Skip to main content Skip to navigation

Consumers Would Pay More for Elite Gala Apples

PULLMAN, Wash. — Consumers would pay up to 24 cents a pound more for Gala apples that meet specific criteria for eating quality, according to researchers at Washington State University and the Food Innovation Center in Portland, Ore.

Their study correlated data on individual apples with sensory data collected from consumers and determined how much consumers would be willing to pay for Gala apples that meet specific standards for soluble solids and firmness. Galas represent about 15 percent of the state’s apple harvest.

The researchers coupled their findings with instruments used in packing houses to grade fruit. That’s important because there is no direct connection between current grading standards for apples and eating quality.

“The grading standards used for fresh apples are based mostly on appearance, not on eating quality,” said Jill McCluskey, associate professor in the WSU School of Economic Sciences and a food policy fellow of the International Marketing Program of Agricultural Commodities and Trade.

The study was conducted by McCluskey; Anna Marin sensory and consumer program director at the Food Innovation Center; Ron C. Mittelhammer, another WSU economist; and Khaliela Wright, a former WSU graduate student. WSU Extension Specialist Gene Kupferman provided the apples.

“Appearance matters because consumers rely on appearance to select fruit. However, appearance does not make the fruit taste better and it does not translate into repeat purchases,” McCluskey added.

Fresh apples are graded on the basis of size, color, shape, defects and firmness, according to Tom Schotzko, a WSU Extension economist who has followed the state’s apple industry for more than 25 years.

“Grades are a means for facilitating communication between a buyer and seller using terms and definitions that both understand,” Schotzko said. “Originally, grades were set up with the idea that they would also represent those characteristics of that commodity or product that were desired by the consumer so that the grades helped the grower understand what it was that the consumer wanted.

“Over time, consumer attitudes and tastes have changed, and technologies employed in evaluating fruits and vegetables have become much more sophisticated in their ability to analyze those characteristics.

“This research shows that there is some value in emphasizing those characteristics but there is nothing in the grading system that transmits that information from the consumer to the producer.”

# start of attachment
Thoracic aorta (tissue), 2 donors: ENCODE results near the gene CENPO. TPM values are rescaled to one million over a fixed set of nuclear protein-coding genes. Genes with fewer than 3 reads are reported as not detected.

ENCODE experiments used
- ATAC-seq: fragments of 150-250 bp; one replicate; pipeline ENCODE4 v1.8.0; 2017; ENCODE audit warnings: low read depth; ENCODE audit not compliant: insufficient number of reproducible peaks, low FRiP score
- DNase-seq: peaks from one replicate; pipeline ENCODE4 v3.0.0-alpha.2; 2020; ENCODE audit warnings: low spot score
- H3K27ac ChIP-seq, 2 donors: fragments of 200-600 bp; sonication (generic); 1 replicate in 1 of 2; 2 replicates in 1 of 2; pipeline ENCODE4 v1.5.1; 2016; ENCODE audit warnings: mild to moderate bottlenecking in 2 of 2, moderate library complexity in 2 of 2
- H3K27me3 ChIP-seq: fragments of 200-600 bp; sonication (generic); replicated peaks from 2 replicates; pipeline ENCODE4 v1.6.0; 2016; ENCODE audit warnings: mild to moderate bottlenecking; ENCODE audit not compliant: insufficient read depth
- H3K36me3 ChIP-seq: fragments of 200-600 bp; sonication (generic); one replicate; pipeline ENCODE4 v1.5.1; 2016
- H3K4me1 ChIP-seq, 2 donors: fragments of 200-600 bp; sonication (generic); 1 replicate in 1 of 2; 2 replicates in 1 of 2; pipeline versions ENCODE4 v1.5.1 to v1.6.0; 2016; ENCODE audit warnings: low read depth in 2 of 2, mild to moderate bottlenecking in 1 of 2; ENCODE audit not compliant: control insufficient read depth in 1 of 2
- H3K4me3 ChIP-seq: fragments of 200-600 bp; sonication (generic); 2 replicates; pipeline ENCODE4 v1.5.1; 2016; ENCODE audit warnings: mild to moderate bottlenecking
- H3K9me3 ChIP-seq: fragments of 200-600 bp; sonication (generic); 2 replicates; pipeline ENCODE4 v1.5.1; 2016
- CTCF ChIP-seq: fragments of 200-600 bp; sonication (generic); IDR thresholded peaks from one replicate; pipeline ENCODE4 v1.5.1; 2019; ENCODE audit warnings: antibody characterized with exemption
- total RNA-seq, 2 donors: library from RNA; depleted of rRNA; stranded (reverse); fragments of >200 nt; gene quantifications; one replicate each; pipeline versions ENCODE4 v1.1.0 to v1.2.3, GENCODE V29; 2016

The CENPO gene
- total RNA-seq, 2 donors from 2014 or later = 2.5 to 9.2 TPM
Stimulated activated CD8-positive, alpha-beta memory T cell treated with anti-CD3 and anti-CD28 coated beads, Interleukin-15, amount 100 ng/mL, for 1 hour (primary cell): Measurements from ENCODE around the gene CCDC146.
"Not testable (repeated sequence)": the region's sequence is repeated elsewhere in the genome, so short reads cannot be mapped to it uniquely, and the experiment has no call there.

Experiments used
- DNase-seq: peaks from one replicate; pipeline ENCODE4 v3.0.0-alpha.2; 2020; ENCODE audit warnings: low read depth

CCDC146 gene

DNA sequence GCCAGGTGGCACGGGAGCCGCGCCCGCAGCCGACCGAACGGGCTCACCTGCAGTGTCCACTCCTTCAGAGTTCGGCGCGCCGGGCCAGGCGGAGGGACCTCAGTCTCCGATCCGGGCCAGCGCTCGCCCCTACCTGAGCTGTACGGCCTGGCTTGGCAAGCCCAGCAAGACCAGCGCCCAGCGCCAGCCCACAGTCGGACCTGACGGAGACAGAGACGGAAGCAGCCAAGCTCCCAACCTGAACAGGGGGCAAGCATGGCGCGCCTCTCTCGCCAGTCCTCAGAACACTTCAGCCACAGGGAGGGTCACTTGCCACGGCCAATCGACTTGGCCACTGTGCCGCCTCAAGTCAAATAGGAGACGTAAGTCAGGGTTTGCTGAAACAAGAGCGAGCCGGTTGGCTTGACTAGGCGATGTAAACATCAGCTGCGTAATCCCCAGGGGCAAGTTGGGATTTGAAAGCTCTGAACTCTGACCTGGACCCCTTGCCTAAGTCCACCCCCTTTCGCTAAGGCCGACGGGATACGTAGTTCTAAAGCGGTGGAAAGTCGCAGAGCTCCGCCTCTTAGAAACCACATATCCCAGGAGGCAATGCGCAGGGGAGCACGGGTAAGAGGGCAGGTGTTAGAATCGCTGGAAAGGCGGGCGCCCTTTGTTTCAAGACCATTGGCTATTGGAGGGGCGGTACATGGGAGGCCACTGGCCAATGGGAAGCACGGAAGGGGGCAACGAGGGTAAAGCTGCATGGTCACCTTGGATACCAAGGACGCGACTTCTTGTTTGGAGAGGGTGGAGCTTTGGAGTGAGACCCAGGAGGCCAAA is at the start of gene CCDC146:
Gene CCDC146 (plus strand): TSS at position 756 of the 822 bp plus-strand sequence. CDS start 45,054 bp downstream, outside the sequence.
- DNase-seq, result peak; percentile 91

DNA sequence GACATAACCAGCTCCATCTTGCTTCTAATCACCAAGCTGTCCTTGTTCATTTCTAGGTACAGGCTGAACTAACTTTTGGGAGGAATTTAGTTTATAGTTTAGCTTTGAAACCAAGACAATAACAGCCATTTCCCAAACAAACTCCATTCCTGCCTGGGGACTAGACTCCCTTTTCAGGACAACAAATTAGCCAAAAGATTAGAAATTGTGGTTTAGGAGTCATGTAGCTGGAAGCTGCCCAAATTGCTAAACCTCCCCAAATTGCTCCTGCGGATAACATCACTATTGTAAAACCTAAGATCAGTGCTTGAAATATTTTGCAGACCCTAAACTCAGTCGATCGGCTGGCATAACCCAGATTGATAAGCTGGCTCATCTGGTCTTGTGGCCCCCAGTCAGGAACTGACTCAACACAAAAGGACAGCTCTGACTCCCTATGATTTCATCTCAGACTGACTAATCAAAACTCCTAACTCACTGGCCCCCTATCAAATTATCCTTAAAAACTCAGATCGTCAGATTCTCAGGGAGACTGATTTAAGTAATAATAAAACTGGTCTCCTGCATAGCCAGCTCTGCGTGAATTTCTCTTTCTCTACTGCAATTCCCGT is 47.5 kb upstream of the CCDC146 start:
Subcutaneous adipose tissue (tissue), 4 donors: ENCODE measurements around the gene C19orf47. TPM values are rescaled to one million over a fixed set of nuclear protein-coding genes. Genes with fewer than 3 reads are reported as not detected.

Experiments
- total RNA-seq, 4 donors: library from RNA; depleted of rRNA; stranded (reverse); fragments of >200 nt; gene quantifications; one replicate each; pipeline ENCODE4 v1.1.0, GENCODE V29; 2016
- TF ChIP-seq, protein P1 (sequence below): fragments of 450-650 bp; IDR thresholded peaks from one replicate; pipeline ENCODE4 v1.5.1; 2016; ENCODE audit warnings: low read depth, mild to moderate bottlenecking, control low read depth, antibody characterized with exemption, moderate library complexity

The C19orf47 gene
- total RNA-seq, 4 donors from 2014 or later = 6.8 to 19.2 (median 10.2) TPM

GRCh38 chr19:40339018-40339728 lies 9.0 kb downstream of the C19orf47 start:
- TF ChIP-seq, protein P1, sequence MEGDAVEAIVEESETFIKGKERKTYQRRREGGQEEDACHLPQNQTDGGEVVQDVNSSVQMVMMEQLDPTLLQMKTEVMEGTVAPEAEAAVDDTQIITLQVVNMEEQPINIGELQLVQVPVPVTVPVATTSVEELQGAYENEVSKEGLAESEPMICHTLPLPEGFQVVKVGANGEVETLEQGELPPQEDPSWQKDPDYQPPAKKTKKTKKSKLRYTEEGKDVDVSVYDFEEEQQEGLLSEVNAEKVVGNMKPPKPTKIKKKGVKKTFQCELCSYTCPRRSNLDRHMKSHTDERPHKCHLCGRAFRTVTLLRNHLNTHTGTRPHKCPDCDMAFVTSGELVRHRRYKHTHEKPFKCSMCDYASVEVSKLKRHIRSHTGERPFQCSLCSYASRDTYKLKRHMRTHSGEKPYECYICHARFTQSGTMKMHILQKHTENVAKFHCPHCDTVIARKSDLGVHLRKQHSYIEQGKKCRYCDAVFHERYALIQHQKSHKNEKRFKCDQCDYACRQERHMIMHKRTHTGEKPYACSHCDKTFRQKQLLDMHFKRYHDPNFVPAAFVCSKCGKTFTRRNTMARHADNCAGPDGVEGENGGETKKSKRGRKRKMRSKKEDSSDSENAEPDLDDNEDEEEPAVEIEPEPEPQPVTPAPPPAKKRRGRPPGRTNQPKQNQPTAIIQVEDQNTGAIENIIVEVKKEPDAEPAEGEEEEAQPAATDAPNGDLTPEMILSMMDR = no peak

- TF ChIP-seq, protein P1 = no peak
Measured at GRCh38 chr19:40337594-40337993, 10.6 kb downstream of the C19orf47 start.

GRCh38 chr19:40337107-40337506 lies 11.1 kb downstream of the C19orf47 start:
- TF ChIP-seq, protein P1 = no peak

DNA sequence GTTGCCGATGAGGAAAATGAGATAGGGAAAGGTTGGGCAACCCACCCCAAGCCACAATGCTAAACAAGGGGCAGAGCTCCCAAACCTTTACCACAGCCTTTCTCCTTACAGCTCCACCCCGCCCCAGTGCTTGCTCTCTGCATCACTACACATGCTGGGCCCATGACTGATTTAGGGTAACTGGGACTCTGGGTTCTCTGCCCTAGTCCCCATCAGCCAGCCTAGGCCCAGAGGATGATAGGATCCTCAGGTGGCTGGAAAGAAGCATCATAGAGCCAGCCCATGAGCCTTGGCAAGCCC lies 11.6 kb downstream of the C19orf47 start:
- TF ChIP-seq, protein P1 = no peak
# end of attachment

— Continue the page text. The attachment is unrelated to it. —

McCluskey said the state’s apple industry has been concerned about declining eating quality of apples, particularly Red Delicious. “I was interested in using sensory evaluation and seeing how it affected consumer willingness to pay and then finding out if instrumental measurements could approximate what consumers told us,” McCluskey said.

Panelists in the study were asked to rate the apples for taste, texture, firmness and other attributes. They also were asked to rank color, shape, low price and large size in order of importance when they decided to buy apples and which factors were most important when they made repeat purchases.

“Color was the most important factor in determining which apple to select,” McCluskey said, “followed by price. An overwhelming majority said crispness was the most important factor in repeat purchases with juiciness as the second most important factor.”

Participants were asked how much they would be willing to pay for Washington Gala apples after tasting them. Based on the results, McCluskey estimated that consumers would be willing to pay a 1.4 cents- per-pound premium for Galas with 12.5 percent soluble solids and firmness set at 13 pounds of pressure.

Increasing standards to 13.5 percent for soluble solids and 14 pounds pressure for firmness could yield a premium of just over 24 cents per pound. The average consumer prices for apples at the time of the study was 99 cents per pound.

The study was funded by the IMPACT Center.

– 30 –

Reporters: Jill McCluskey can be contacted at (509) 335-2835.